They learned how to fish in relation to the fish's current behaviors and proclivities. I find myself gravitating towards fishing towards the properties of a lure. It's mindsets, and the fishermen of the past seem to have done a spectacular job. 

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Was I the only one that read that quote in my 1920s radio voice...

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Based on this thread I just ordered this book on Amazon. 

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14 minutes ago, Dens228 said:

Based on this thread I just ordered this book on Amazon. 

Enjoy and laugh at what some of the suggestions are, especially regarding live baits. :D 

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52 minutes ago, Sam said:

Enjoy and laugh at what some of the suggestions are, especially regarding live baits. :D 

Oh please, you MUST enlighten us now! :) 

 

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Darren, here it is.

 

Seems some of these baits are in use today.

 

I am sure the following will help us better select our baits!!!!!

 

Enjoy.

 

ABOUT BAITS

Of all fish baits none is more tempting than the common earth or garden worms (angle worm). If presented fresh and wriggling they are the most tempting morsels to any fish and can be dug up from rich soil almost anywhere be forced to the surface of the ground by a liberal drenching.

 

Next to this and of equal worth is the minnow, the fish’s actual food. Grasshoppers. Even considered repulsive (but excellent bait) the maggot. Hellgrammite or Dobson, caterpillars, beetles, gnats, bugs, insects and flies of all kinds, raw liver, beef, the little mouse, fat or pork, or for all salt water…

 

In choosing frogs the angler should remember that the smaller ones are the best.

 

The meadow frog either green or brown is of right size but its color is too faint. The bright green tree frog of slender shape is an excellent lure, but is a poor swimmer and soon drowns; hence the best rule is to get them as small and green as possible.

 

He then goes on to explain the best way to keep your frogs alive.

 

Now go out and get some frogs. :) 

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On 4/5/2018 at 6:02 PM, Cak920 said:

I watched a show about the ancient Mayans and how they built ceremonial things in perfect relation with stars and constellations. We may have a lot more technology now but don’t underestimate the knowledge of past generations 😉 they were a lot smarter than we think.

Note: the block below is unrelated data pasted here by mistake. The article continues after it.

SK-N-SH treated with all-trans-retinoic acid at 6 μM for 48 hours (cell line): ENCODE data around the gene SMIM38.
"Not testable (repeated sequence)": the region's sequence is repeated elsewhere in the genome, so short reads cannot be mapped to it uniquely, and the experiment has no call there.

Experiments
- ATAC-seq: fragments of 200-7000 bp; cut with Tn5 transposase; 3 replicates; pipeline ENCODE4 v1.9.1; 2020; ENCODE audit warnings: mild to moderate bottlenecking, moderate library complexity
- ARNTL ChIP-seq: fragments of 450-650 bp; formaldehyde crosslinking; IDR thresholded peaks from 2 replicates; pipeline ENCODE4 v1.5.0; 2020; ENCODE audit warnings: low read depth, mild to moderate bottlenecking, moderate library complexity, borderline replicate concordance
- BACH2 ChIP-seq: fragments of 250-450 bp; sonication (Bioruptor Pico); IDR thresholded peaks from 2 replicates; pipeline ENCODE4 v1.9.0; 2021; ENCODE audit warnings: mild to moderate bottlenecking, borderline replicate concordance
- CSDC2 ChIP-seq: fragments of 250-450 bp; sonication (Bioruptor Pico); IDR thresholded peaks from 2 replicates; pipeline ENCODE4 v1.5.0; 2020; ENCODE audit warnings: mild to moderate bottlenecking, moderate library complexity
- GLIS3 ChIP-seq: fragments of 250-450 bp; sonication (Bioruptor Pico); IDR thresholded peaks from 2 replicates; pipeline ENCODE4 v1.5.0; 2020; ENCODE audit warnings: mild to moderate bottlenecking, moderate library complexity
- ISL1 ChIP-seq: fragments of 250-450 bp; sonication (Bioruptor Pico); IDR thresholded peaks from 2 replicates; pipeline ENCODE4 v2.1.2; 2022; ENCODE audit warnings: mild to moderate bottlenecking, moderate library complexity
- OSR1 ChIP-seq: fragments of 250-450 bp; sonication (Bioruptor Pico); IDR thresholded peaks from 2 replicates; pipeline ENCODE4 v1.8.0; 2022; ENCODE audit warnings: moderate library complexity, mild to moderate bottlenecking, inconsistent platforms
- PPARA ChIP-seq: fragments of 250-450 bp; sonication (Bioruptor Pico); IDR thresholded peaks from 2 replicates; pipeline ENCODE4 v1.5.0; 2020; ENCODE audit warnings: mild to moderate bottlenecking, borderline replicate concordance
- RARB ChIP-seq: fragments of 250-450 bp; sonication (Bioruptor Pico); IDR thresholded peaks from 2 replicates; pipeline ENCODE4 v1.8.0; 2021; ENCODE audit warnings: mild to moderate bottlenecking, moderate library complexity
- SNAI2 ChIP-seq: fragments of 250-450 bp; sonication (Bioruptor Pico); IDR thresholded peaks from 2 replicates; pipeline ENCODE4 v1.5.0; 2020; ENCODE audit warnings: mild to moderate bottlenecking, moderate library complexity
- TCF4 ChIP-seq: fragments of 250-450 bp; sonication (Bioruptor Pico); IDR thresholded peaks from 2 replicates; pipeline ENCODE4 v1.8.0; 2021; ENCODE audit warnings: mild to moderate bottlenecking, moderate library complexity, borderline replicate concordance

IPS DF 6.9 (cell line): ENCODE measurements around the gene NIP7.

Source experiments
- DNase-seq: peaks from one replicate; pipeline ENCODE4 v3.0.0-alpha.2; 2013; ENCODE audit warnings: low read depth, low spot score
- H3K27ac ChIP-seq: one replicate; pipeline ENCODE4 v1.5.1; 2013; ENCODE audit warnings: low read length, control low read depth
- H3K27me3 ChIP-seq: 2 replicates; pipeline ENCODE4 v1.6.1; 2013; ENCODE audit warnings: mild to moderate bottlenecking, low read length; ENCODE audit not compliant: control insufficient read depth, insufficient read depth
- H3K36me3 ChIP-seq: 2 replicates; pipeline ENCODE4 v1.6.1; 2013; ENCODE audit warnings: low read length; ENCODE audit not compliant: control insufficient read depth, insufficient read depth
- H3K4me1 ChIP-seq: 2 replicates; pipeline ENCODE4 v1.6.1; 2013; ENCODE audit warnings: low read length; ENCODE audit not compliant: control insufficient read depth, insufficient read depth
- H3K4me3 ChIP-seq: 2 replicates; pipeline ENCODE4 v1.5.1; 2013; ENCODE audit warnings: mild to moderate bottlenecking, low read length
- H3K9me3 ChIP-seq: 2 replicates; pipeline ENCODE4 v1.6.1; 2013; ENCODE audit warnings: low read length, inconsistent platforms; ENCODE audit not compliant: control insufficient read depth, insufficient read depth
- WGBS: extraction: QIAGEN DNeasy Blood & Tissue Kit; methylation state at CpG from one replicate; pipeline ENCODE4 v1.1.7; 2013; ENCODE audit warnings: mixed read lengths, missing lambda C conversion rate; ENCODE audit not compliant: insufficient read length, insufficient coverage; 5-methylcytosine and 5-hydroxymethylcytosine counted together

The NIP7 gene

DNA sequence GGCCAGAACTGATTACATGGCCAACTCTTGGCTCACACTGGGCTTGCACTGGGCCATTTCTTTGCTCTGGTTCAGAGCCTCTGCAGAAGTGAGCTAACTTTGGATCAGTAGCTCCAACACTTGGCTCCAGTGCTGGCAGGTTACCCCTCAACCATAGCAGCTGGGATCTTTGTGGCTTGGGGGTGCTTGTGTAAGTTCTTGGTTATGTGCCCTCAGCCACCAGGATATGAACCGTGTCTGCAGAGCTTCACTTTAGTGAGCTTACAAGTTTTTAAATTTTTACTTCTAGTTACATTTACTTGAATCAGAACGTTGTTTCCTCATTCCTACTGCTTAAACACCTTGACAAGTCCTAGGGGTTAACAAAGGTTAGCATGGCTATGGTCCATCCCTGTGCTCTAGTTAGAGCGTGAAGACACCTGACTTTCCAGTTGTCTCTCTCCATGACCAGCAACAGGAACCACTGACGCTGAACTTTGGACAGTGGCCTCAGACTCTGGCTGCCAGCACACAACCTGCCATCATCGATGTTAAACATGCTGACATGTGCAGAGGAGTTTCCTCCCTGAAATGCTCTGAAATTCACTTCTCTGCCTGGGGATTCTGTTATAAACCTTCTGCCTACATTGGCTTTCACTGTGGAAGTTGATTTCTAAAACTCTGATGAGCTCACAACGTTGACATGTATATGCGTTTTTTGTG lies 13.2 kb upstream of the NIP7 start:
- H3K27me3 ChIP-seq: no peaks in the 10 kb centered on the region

They took the time to observe, and to actually think about what they were seeing.  Spending time and observing, and recording times and dates when the observations were made, is a tested way of learning much about the natural world.  The Egyptians, Persians, Greeks, Aztecs and other paleo-indian cultures - they all had a good understanding about the way that much of the world around them worked in environmental harmony. 

 

However, the mysteries of some phenomena like thunder and lightning, earthquakes, eclipses and other "attributes of the gods" were never adequately resolved until scientific method was applied long after those cultures had passed into history.

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There is one book on angling which has been in print for 350 years - "The Compleat Angler" by Izaac Walton ($7.94 - $14 from Amazon price varies depending on the version).  First published in 1653, it's one of the first books ever written about fishing.  It is as much a philosophical treatise as it is a fishing book.

 

Another one that's supposed to be pretty good is "Hemingway on Fishing".  Some of his first stories and newspaper articles were written about fishing where he grew up in Michigan.

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Very interesting Sam. I try to search out older books on fishing when I can find them. Of course, live bait was used much more years ago. These early writers had much insight with what they had to work with.